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          by tom 47 on Mon Aug 15, 2011 at 12:46:50 PM PDT

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          •  Its more that I have seen that ... (1+ / 0-)
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            neroden

            ... actual argument made ~ the false claim that its no good at all without a broad based public transport network at each origin and each destination ~ that when what you wrote said just that, it jumped out.

            Its silly, since it ignores the fact that people fly without packing their car in their checked baggage ... but the people spreading that argument are taking advantage of Americans general lack of experience with 21st century rail travel.

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            by BruceMcF on Mon Aug 15, 2011 at 02:41:52 PM PDT

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            •  I imagine I was projecting my own preference (1+ / 0-)
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              BruceMcF

              to not need a car at either end (I hate driving to the airport, too).  

              My weekly business trip to Houston does not require a car, and I like the option of not having it.  Granted, I am downtown, and transit is readily avialable.  I also admit to taking a cab to Hobby Airport when returning, to make sure I catch my flight; I do take the bus from the airport to downtown, though - works just fine, straight from the airport to my desination (and I save my and my client's expense budget the cab fare).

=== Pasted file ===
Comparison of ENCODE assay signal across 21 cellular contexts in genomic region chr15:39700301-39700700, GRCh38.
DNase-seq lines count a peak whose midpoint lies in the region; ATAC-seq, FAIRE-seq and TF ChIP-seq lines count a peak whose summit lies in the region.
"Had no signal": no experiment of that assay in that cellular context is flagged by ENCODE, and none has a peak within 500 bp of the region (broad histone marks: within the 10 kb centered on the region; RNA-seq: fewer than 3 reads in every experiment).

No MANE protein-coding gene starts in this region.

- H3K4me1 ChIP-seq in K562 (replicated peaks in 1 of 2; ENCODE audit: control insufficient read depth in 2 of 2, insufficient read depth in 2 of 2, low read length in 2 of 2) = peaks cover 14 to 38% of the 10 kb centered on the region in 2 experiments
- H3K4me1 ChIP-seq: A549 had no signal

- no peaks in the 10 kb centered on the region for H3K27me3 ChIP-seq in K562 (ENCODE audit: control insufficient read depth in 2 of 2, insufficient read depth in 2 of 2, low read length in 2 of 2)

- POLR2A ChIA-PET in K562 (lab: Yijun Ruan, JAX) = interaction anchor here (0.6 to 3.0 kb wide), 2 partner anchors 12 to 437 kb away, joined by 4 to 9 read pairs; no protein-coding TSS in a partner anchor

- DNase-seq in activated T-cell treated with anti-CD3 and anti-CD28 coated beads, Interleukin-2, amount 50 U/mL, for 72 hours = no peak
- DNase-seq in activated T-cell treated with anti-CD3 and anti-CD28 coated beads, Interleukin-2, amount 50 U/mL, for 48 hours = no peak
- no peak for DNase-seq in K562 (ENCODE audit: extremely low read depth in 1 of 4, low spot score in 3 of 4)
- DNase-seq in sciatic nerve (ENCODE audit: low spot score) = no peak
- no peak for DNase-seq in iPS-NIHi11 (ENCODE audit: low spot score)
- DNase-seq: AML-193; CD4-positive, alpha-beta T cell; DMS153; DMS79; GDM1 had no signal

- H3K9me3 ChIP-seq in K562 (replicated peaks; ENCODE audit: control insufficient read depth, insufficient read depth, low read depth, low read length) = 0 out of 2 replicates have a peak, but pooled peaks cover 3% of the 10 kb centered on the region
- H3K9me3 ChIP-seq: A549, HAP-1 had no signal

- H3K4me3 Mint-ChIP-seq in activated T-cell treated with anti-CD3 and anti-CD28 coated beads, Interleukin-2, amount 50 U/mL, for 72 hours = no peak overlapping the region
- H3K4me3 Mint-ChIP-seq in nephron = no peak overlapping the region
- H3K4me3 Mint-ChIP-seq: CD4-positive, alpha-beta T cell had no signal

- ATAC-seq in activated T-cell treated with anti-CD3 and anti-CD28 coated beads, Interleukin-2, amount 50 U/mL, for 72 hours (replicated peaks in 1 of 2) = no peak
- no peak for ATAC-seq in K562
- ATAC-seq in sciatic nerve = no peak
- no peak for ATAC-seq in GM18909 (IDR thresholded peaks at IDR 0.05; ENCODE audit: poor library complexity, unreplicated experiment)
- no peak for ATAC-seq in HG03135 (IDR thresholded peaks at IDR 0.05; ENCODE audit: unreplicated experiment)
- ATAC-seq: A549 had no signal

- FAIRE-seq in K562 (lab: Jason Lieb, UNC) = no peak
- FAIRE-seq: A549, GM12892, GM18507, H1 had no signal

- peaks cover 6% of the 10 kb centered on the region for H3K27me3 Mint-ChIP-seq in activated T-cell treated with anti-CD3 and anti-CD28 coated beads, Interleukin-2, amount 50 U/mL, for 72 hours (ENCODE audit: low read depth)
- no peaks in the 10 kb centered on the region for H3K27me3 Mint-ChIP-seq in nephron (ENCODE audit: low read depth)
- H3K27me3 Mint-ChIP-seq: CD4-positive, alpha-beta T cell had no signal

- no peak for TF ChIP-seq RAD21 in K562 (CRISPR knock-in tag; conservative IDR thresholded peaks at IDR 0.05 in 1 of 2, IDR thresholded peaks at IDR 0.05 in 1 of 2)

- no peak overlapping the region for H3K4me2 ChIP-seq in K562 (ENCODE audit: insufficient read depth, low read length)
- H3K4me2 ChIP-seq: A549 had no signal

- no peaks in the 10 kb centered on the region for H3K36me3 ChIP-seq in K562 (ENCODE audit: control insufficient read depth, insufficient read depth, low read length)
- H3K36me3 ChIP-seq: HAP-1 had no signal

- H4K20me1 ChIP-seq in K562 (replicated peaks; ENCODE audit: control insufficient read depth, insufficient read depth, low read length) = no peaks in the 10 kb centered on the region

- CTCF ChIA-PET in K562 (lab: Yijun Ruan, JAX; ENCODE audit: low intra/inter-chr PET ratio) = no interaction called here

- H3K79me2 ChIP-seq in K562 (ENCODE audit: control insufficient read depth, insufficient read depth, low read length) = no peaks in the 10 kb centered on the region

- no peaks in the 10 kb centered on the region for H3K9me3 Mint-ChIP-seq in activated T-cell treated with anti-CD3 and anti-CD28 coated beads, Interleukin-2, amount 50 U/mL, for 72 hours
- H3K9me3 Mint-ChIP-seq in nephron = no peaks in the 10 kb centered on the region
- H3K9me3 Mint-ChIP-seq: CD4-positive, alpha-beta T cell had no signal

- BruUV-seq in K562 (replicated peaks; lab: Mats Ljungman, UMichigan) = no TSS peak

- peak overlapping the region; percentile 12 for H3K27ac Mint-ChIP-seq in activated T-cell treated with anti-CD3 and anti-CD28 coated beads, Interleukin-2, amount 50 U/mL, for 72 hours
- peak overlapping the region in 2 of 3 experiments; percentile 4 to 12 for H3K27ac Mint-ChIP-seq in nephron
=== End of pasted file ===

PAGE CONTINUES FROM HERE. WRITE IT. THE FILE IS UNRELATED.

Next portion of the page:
Torture is Wrong! We live near W so you don't have to. Send love.

              by tom 47 on Tue Aug 16, 2011 at 06:37:19 AM PDT

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              •  That's an important point ... (0+ / 0-)

                ... opponents like to lapse into stereotypes, since they are not aiming at building a working system but in preventing working systems from being built ...

                ... but in reality transport markets include a range of circumstances. Some people that need a car at the destination are better off getting off at the airport station and renting a car. For the big amusement parks, they'll put in a shuttle to the nearest station.

                While a bullet train must attract a big fraction of the existing transport market to justify its costs ~ and by the same token can, grabbing over half the air market for a two and a half hour trip and an equal number of motorists ~ the cost per kilometer of a regional HSR system is much lower, and for cities of this size, it can easily justify its cost on single digit percentage shares of the total market. Especially since the services would be running with no operating subsidy.

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                by BruceMcF on Tue Aug 16, 2011 at 08:03:51 AM PDT